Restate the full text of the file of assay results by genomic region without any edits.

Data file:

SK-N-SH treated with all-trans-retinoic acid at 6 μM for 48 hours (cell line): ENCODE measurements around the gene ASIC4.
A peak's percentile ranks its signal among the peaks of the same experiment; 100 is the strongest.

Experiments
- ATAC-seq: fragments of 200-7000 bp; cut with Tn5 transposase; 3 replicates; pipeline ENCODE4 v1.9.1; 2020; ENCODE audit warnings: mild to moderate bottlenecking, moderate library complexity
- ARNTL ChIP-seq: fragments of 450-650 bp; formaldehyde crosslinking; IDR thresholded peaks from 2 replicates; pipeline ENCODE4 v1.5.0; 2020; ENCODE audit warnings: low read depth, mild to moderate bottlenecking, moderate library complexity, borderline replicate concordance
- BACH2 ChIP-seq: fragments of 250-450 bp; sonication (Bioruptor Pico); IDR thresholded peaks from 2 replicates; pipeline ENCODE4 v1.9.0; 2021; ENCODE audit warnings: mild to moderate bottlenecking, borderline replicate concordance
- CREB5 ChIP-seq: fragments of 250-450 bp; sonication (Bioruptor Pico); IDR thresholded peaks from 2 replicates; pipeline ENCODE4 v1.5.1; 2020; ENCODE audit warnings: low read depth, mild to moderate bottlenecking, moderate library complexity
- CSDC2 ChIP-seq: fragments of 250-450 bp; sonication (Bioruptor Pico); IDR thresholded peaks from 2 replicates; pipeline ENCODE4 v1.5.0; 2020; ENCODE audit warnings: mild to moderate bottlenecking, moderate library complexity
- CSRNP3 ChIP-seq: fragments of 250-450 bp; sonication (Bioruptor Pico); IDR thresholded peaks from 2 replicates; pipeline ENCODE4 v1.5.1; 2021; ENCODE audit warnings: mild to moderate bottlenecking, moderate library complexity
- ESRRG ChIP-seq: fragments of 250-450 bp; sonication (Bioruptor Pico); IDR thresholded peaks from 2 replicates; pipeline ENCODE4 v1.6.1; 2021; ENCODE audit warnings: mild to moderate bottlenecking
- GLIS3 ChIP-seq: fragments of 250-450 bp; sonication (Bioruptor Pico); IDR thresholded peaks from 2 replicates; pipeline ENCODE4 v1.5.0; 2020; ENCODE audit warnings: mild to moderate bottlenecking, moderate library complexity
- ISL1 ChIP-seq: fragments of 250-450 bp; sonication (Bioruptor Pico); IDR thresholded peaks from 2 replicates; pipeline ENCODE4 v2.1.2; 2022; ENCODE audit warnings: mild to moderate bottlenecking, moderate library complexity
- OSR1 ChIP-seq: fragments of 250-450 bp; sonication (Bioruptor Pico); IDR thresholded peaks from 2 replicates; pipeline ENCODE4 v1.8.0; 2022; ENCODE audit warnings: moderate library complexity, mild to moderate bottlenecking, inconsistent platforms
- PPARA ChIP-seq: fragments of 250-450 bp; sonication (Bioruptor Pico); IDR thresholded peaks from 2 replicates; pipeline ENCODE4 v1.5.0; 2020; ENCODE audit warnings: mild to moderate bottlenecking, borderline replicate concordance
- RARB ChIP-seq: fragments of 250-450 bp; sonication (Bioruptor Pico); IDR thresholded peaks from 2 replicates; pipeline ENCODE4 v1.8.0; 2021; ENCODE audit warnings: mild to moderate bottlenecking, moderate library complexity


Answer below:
SK-N-SH treated with all-trans-retinoic acid at 6 μM for 48 hours (cell line): ENCODE measurements around the gene ASIC4.
A peak's percentile ranks its signal among the peaks of the same experiment; 100 is the strongest.

Experiments
- ATAC-seq: fragments of 200-7000 bp; cut with Tn5 transposase; 3 replicates; pipeline ENCODE4 v1.9.1; 2020; ENCODE audit warnings: mild to moderate bottlenecking, moderate library complexity
- ARNTL ChIP-seq: fragments of 450-650 bp; formaldehyde crosslinking; IDR thresholded peaks from 2 replicates; pipeline ENCODE4 v1.5.0; 2020; ENCODE audit warnings: low read depth, mild to moderate bottlenecking, moderate library complexity, borderline replicate concordance
- BACH2 ChIP-seq: fragments of 250-450 bp; sonication (Bioruptor Pico); IDR thresholded peaks from 2 replicates; pipeline ENCODE4 v1.9.0; 2021; ENCODE audit warnings: mild to moderate bottlenecking, borderline replicate concordance
- CREB5 ChIP-seq: fragments of 250-450 bp; sonication (Bioruptor Pico); IDR thresholded peaks from 2 replicates; pipeline ENCODE4 v1.5.1; 2020; ENCODE audit warnings: low read depth, mild to moderate bottlenecking, moderate library complexity
- CSDC2 ChIP-seq: fragments of 250-450 bp; sonication (Bioruptor Pico); IDR thresholded peaks from 2 replicates; pipeline ENCODE4 v1.5.0; 2020; ENCODE audit warnings: mild to moderate bottlenecking, moderate library complexity
- CSRNP3 ChIP-seq: fragments of 250-450 bp; sonication (Bioruptor Pico); IDR thresholded peaks from 2 replicates; pipeline ENCODE4 v1.5.1; 2021; ENCODE audit warnings: mild to moderate bottlenecking, moderate library complexity
- ESRRG ChIP-seq: fragments of 250-450 bp; sonication (Bioruptor Pico); IDR thresholded peaks from 2 replicates; pipeline ENCODE4 v1.6.1; 2021; ENCODE audit warnings: mild to moderate bottlenecking
- GLIS3 ChIP-seq: fragments of 250-450 bp; sonication (Bioruptor Pico); IDR thresholded peaks from 2 replicates; pipeline ENCODE4 v1.5.0; 2020; ENCODE audit warnings: mild to moderate bottlenecking, moderate library complexity
- ISL1 ChIP-seq: fragments of 250-450 bp; sonication (Bioruptor Pico); IDR thresholded peaks from 2 replicates; pipeline ENCODE4 v2.1.2; 2022; ENCODE audit warnings: mild to moderate bottlenecking, moderate library complexity
- OSR1 ChIP-seq: fragments of 250-450 bp; sonication (Bioruptor Pico); IDR thresholded peaks from 2 replicates; pipeline ENCODE4 v1.8.0; 2022; ENCODE audit warnings: moderate library complexity, mild to moderate bottlenecking, inconsistent platforms
- PPARA ChIP-seq: fragments of 250-450 bp; sonication (Bioruptor Pico); IDR thresholded peaks from 2 replicates; pipeline ENCODE4 v1.5.0; 2020; ENCODE audit warnings: mild to moderate bottlenecking, borderline replicate concordance
- RARB ChIP-seq: fragments of 250-450 bp; sonication (Bioruptor Pico); IDR thresholded peaks from 2 replicates; pipeline ENCODE4 v1.8.0; 2021; ENCODE audit warnings: mild to moderate bottlenecking, moderate library complexity